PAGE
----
The resident-led Fort Worth Redistricting Task Force was originally formed to examine how to draw better city council maps. Nearly six years later, the scope of their task has changed. At their upcoming final meeting, the task force will choose a new city council map that could shape Fort Worth’s leadership for a decade.
The 10-member task force will narrow down the number of proposed maps from nine to one. Meetings to determine the task force’s map of choice began in late December. Since then, the task force has met twice to discuss the merits of individual maps and get input from the public.
Schedule of upcoming meetings:
2 PM Jan. 24, City Hall Room 2020: The Task Force will hear public comment and select a final map
1 PM Feb. 1, City Hall Room 2020: The Task Force will present the initial map at a city council work session
4 PM Feb. 8, Council Chamber: City Council will conduct a public hearing before considering changes to the map
9 AM Feb. 15, City Hall Room 2020: City Council will create a new map in a work session
6 PM, Feb 21, 24, 28 and March 3, location TBD: Public hearings on the proposed map
9 AM March 22, City Hall Room 2020: City Council will create a final map in a work session
10 AM March 29 at Council Chamber: City Council will adopt a final map
Monday’s meeting will include time for public comment and a briefing on the legal compliance of the top nine maps. Finally, members of the task force will discuss their options and choose a map to be considered by the City Council.
The task force was reactivated by City Council after calls for transparency in the redistricting process. Yet, council members did not agree to adhere to the task force’s recommendation. Once the map is in their hands, they are allowed to make changes to the initial map or create a new one.
Narrowing the field
In total, 26 maps were submitted to the task force for consideration; two of the maps were later withdrawn. The maps came from individual residents, interest groups and city council members. The task force is trying to balance choosing a map with multiple districts that have a Hispanic majority, and the interests of other communities.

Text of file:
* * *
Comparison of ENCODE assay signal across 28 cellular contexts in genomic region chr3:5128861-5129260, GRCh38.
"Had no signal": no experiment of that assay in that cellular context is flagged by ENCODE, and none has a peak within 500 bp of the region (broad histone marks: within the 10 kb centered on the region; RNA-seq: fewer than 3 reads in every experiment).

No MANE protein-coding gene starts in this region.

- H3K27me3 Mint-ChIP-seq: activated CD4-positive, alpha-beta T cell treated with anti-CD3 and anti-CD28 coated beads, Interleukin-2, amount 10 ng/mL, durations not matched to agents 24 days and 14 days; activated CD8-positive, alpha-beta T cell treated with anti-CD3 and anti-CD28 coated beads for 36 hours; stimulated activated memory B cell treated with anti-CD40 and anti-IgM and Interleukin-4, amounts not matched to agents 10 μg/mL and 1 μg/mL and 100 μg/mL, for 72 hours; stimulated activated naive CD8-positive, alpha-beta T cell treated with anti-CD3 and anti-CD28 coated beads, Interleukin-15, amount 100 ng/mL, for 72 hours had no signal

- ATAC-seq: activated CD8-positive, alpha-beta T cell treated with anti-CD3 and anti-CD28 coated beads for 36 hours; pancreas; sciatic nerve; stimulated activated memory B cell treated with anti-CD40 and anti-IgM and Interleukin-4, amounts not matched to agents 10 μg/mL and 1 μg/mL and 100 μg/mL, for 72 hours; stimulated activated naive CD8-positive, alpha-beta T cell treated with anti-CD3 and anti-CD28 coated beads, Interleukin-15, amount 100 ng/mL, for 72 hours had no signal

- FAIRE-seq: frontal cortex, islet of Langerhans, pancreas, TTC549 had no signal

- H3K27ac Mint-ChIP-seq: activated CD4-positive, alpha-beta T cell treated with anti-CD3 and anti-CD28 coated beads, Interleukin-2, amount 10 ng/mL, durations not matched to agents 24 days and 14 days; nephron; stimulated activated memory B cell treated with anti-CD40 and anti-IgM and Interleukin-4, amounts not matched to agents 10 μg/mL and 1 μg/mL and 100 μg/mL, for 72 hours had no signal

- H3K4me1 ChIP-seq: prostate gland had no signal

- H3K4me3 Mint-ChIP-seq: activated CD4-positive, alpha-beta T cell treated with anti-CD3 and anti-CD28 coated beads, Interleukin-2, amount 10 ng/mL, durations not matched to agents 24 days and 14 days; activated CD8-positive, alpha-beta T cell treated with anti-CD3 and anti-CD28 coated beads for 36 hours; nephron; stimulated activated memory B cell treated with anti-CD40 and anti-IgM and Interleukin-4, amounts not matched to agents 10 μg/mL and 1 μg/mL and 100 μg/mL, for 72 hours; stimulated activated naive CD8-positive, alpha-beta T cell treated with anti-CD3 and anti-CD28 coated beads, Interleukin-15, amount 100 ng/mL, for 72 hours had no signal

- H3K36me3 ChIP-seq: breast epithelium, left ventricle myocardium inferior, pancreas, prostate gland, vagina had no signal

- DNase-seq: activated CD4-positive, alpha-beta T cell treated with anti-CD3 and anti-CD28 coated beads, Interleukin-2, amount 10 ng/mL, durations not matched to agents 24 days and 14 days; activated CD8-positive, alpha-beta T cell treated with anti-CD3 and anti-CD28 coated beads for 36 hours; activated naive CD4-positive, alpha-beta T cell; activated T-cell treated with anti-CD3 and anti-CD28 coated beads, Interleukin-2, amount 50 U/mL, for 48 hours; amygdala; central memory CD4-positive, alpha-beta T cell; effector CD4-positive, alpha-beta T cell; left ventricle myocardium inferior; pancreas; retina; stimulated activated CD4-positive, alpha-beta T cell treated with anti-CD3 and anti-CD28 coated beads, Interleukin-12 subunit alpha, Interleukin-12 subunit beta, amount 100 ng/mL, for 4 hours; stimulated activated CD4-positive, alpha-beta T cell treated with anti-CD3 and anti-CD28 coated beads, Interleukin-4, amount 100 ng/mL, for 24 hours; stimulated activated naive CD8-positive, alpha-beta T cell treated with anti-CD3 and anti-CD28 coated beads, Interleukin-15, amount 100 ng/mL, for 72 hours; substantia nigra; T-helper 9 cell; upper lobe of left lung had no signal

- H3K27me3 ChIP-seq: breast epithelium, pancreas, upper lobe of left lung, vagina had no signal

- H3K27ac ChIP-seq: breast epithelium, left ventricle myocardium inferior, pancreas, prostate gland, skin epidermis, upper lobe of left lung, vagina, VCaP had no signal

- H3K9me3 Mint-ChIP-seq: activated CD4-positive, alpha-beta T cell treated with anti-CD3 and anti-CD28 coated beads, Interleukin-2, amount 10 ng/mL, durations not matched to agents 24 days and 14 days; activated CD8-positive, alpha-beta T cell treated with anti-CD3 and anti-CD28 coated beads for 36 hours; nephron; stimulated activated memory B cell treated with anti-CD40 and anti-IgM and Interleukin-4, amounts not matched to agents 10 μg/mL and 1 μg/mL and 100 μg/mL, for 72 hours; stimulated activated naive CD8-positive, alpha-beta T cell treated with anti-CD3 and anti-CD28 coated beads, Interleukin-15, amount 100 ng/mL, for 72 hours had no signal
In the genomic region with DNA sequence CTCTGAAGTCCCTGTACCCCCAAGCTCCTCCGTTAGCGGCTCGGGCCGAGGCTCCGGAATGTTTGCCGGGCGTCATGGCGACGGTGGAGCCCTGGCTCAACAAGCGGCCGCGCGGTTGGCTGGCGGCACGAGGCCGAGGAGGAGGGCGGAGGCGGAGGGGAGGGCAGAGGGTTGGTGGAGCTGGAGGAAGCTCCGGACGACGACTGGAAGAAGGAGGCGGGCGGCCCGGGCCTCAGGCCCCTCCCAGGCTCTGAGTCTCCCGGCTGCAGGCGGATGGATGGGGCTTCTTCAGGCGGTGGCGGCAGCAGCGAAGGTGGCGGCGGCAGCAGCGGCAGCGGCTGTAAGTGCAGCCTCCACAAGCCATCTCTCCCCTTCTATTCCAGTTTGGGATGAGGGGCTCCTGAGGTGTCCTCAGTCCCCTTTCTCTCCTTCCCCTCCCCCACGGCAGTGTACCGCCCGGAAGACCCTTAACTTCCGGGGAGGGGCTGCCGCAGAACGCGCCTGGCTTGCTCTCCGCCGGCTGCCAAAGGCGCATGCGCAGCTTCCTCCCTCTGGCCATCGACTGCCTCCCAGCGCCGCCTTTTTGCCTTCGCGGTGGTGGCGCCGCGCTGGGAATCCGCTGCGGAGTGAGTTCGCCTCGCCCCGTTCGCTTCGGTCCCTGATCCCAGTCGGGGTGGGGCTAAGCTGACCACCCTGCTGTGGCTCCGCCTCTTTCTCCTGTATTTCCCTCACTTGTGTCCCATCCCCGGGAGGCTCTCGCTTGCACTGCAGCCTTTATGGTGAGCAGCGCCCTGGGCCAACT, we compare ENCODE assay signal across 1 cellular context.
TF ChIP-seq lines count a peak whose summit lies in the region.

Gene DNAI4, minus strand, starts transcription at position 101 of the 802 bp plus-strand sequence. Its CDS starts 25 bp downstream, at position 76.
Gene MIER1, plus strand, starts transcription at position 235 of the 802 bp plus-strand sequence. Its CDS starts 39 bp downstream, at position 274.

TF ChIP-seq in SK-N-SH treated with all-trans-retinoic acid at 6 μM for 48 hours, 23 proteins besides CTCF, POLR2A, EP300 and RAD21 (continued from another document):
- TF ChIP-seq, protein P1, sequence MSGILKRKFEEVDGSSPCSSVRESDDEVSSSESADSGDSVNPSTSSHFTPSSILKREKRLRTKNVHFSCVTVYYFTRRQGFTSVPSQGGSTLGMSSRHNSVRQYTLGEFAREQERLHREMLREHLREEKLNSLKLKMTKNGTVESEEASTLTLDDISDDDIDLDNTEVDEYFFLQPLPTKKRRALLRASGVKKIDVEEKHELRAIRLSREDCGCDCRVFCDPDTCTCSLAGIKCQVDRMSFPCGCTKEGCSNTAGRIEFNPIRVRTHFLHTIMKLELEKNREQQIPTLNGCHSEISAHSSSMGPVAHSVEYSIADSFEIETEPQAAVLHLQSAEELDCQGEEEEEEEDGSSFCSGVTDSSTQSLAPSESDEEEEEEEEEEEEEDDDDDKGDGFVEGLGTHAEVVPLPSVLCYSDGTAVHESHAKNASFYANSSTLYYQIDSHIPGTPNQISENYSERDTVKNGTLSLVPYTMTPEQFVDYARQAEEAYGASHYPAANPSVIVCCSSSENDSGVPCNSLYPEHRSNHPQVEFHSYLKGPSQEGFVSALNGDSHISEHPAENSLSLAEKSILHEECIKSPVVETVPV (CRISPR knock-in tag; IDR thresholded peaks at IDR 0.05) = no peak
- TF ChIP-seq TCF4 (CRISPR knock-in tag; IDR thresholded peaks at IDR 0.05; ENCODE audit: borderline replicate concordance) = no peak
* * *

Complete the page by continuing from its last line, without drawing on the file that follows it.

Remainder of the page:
At the Jan. 13 redistricting meeting, 26 residents spoke out to advocate for their preferred maps and individual interests. The most common concerns include creating ample opportunity for Hispanic candidates to be elected, uniting the Riverside Alliance community into one district and preserving opportunities for Black residents to elect the candidate of their choice.
Map X received the most support from those who spoke at the meeting. Map X includes a strong Hispanic-majority neighborhood and one additional district with a Hispanic voting-age population above 50 percent. Map X also unites the Riverside Alliance into one district.
The United Hispanic Council submitted Map Z. It contains a district that is two-thirds Hispanic and has two additional districts that fall around 50% Hispanic. Fernando Florez is a member of the group and has followed redistricting closely for 30 years.
“We need more Hispanic representation,” Florez said. “That’s what we’ve been fighting for all this time, and up to this point, we didn’t know if it was going to happen, but it looks promising”
The Riverside Alliance is also strongly advocating for their interests to be considered under the new maps. A majority of the maps under consideration unite the Riverside Alliance, including maps X and Z.